international order is in the midst of profound
change: at no time since the formation
of the Western alliance system in 1949 have the
shape and nature of international alignments been
in such a state of flux as
they have during the past decade. As
a result, the world of 2020 will differ markedly
from the world of 2004, and in the intervening
years the United States will face major international
challenges that differ significantly from those
we face today. The very magnitude and
speed of change resulting from a globalizing world-regardless
of its precise character-will be a defining feature
of the world out to 2020. Other significant
contradictions of globalization.
- Rising powers: the changing geopolitical
- New challenges to governance.
- A more pervasive sense of insecurity.
As with previous upheavals, the
seeds of major change have been laid in the trends
apparent today. Underlying the broad characteristics
listed above are a number of specific trends that
overlap and play off each other:
expanding global economy.
- The accelerating pace of scientific change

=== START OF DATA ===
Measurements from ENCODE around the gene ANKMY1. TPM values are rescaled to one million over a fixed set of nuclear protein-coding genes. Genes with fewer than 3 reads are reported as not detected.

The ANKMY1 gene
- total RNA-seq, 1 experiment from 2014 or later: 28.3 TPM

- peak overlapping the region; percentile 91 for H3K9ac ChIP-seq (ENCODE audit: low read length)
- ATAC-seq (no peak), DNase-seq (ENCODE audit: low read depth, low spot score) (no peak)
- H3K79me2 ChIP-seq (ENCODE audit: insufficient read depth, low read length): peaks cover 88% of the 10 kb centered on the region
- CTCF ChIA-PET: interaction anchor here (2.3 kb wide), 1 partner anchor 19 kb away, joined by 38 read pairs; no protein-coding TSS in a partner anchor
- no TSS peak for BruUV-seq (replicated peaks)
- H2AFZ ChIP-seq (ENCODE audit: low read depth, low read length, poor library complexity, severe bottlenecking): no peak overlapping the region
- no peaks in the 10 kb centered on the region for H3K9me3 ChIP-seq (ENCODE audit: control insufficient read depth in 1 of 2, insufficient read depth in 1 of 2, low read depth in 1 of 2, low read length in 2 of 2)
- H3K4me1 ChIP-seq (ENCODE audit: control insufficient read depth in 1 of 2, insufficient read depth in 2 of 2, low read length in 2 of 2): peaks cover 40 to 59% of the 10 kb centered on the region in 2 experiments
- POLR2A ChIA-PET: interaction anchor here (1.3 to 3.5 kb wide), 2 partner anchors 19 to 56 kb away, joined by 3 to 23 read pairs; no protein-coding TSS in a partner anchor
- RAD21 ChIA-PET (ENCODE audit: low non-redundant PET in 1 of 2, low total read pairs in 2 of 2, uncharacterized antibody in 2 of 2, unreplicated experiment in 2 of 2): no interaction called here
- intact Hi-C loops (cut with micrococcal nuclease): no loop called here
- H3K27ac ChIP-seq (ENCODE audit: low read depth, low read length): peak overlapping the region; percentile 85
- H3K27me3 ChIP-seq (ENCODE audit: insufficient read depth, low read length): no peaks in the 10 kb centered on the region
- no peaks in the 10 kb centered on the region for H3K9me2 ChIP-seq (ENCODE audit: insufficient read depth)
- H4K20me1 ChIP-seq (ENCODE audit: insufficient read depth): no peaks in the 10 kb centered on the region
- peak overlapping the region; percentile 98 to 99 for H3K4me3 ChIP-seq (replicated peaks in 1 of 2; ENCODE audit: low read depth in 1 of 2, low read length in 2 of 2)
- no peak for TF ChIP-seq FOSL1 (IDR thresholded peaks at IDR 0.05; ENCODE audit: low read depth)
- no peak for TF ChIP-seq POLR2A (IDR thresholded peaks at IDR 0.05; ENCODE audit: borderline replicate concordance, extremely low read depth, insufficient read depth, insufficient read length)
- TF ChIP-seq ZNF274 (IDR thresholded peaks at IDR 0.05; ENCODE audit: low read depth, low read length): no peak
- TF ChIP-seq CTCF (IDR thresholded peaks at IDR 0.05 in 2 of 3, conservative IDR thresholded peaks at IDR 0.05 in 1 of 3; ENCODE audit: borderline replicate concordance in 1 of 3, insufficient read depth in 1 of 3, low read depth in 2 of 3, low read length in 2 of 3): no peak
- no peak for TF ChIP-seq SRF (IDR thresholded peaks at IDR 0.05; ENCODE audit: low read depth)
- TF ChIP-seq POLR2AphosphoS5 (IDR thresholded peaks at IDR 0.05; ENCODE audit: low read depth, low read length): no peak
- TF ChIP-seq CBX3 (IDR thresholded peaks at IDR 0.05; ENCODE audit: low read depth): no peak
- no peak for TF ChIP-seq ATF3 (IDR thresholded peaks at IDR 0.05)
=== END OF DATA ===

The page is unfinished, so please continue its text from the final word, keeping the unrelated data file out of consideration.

and the dispersion of dual-use technologies.
- Lingering social inequalities.
- Emerging powers.
- The global aging phenomenon.
- Halting democratization.
- A spreading radical Islamic ideology.
- The potential for catastrophic terrorism.
- The proliferation of weapons of mass destruction.
- Increased pressures on international institutions.
As we survey the next 15 years,
the role of the United States will be an important
variable in how the world is shaped, influencing
the path that states and nonstate actors choose
to follow. In addition to the pivotal
role of the United States, international bodies
including international organizations, multinational
corporations, nongovernmental organizations (NGOs)
and others can mitigate distinctly negative trends,
such as greater insecurity, and advance positive
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